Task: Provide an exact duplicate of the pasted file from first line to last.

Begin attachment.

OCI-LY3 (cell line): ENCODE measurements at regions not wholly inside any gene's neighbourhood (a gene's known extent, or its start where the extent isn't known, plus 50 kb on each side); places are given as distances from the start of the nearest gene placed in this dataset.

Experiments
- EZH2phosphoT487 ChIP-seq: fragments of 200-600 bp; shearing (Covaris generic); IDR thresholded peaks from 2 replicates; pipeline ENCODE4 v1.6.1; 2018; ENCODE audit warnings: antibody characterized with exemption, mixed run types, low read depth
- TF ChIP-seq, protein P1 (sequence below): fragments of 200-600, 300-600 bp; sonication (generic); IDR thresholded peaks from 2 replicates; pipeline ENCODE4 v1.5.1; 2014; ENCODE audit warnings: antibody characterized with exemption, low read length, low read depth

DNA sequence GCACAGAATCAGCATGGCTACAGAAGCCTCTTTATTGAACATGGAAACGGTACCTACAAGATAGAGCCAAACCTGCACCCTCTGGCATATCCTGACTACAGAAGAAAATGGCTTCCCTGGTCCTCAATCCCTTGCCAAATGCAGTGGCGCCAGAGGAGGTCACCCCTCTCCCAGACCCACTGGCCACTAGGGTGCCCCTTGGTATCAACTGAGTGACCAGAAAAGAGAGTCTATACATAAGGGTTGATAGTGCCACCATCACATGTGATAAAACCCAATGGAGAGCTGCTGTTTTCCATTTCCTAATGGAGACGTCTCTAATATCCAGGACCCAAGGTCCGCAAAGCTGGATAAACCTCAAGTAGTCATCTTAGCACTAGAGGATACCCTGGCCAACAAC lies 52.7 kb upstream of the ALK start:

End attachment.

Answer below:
OCI-LY3 (cell line): ENCODE measurements at regions not wholly inside any gene's neighbourhood (a gene's known extent, or its start where the extent isn't known, plus 50 kb on each side); places are given as distances from the start of the nearest gene placed in this dataset.

Experiments
- EZH2phosphoT487 ChIP-seq: fragments of 200-600 bp; shearing (Covaris generic); IDR thresholded peaks from 2 replicates; pipeline ENCODE4 v1.6.1; 2018; ENCODE audit warnings: antibody characterized with exemption, mixed run types, low read depth
- TF ChIP-seq, protein P1 (sequence below): fragments of 200-600, 300-600 bp; sonication (generic); IDR thresholded peaks from 2 replicates; pipeline ENCODE4 v1.5.1; 2014; ENCODE audit warnings: antibody characterized with exemption, low read length, low read depth

DNA sequence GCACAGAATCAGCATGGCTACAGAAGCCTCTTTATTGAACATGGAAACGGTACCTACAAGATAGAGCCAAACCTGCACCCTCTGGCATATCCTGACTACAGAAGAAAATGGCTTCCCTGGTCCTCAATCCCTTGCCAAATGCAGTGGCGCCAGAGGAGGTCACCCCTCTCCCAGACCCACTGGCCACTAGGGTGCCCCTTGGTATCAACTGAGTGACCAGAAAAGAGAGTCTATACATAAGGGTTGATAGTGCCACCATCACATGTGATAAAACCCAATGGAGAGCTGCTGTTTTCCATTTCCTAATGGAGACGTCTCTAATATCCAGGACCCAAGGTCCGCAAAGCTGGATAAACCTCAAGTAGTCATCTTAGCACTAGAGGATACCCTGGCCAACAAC lies 52.7 kb upstream of the ALK start: